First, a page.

Figure 2. Change of CV depending on the addition of oxide impurity into liquid metal. Increase of oxide impurity increases the current, whih is consumed for the formation of CO2 gas.[A]
2. Removal of nitrogen impurities from lithium
It is known that lithium has a specific reactivity with nitrogen unlike other alkali metals, and nitrogen in lithium is reported to degrade the compatibility with structural materials and the tritium trapping material such as yttrium. Several investigations have been done to remove nitrogen in lithium using titanium or titanium-containing alloys, but the method requires high reaction temperature and replacement of nitrogen trapping materials. The recovery of hydrogen from lithium in contact with molten salts has been studied in the United States in the 1980s, and the similar method is applicable to the removable of nitrogen. The method have advantages such as low-temperature operation of about 673K and the possibility of continuous operation. In our research, the CV change of a nickel electrode in LiCl-KCl salt contacting with liquid lithium is obtained, as shown in Fig. 3, which indicates that nitrogen impurity in lithium can also be electrochemically removed.
Figure 3. Proportional relationship between the gradient of CV and added Li3N. The current is increased as nitrogen impurity is added to lithium to be removed through electrolysis [B]
3. Lead lithium intermetallic compound / chloride molten salt blanket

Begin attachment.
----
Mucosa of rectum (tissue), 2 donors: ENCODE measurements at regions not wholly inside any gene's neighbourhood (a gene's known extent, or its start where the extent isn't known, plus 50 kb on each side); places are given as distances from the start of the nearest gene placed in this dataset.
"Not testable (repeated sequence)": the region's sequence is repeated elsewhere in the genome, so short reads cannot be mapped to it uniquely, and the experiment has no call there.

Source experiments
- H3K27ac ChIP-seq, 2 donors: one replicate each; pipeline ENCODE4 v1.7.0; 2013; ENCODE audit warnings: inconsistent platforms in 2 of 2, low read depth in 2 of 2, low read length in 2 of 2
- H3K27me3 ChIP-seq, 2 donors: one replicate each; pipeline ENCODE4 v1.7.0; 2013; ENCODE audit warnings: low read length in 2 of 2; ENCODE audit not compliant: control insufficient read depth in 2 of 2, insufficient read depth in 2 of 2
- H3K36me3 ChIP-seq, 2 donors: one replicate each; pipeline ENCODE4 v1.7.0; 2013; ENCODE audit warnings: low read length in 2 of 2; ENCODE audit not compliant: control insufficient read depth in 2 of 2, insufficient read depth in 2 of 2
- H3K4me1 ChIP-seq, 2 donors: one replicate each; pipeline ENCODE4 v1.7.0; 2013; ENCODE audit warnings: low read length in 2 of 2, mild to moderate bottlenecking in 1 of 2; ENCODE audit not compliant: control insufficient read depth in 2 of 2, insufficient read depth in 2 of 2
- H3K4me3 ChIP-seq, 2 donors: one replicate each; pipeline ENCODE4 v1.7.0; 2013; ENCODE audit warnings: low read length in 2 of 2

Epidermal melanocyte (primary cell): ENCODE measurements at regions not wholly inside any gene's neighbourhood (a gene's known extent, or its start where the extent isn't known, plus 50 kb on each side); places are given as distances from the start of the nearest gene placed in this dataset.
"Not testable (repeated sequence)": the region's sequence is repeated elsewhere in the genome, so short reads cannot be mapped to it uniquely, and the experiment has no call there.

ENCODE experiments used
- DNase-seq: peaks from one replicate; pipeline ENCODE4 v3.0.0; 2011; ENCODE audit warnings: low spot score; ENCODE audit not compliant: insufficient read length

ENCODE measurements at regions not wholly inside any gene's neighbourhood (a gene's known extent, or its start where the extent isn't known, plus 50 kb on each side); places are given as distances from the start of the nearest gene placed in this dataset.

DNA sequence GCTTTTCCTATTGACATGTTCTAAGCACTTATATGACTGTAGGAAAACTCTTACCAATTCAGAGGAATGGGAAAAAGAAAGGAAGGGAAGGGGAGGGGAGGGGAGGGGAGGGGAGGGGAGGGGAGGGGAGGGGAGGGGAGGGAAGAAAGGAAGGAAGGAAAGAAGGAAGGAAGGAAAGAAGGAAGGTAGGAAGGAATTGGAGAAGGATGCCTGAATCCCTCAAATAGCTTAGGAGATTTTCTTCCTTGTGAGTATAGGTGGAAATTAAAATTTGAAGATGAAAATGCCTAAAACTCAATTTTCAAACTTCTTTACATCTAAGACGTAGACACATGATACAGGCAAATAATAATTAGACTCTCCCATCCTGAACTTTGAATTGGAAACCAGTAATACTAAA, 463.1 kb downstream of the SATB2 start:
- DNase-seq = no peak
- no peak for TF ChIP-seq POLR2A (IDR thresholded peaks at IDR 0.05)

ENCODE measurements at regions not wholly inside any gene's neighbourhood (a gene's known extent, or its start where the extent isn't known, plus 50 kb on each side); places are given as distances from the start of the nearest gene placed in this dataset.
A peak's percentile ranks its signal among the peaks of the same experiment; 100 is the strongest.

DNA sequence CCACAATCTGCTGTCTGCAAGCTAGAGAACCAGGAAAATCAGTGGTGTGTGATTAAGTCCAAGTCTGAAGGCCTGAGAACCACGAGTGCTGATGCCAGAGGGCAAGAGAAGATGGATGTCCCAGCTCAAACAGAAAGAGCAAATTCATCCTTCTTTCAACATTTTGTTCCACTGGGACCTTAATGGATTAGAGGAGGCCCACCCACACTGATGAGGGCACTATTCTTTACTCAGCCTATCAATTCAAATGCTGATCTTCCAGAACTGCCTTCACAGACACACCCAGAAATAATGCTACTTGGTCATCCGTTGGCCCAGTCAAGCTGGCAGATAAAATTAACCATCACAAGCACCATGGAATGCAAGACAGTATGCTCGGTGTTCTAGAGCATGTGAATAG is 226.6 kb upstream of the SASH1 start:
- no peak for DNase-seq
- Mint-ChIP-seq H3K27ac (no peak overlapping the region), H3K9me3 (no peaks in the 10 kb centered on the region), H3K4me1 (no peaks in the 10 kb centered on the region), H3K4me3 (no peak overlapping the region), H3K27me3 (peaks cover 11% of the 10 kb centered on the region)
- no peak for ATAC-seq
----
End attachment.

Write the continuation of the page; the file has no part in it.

The lead and lithium alloy system is known to have high melting point intermetallic compound phases at around 75 at% lithium concentration. Although those are kinds of solid breeding materials, it is considered difficult to recover tritium by gas sweep due to the high lithium activity. However, it can be inferred from the example of lithium that the molten salt contacting with Li-Pb compound will contain LiT distributed from Li-Pb phase when tritium is generated. Here, as a molten salt, BeF2-based salts, such as FLiBe and FLiNaBe, usually considered as a candidate blanket material is not suitable because of the reactivity with lithium in the Li-Pb compound. In contrast, a molten salt such as LiCl-KCl is suitable because of the compatibility to the Li-Pb compound. In this case, the Li-Pb compound acts as an electrochemical redox controller (reduction of TCl), as metal Be in fluoride salt, and has a certain neutron multiplication effect and a long-life breeding material due to the high lithium concentration. TBR of the Li-Pb compound / chloride salt system varies depending on the isotope enrichment ratio of lithium and chlorine, volume fraction, etc., but is calculated to be 1.1 or more in some cases. The concept of an electrochemical impurity treatment system is being studied based on experimental data.
To realize the liquid breeder blanket system, the electrochemical method is shown to be effective not only for the fluoride molten salt system, which has been focused on, but for liquid metal blanket systems such as lead-lithium eutectic alloy and liquid lithium.
[A] T. Okada et al., 14th Int’l. Symp. Fusion Nucl. Tech. (ISFNT-14 ) (2019), Budapest
[B] H. Miyagaki et al., Fusion Sci. Tech. (TBP), DOI: 10.1080/15361055.2020.1716457
|Affiliation||Institute of Advanced Energy, Kyoto University|
|Country or International Organization||Japan|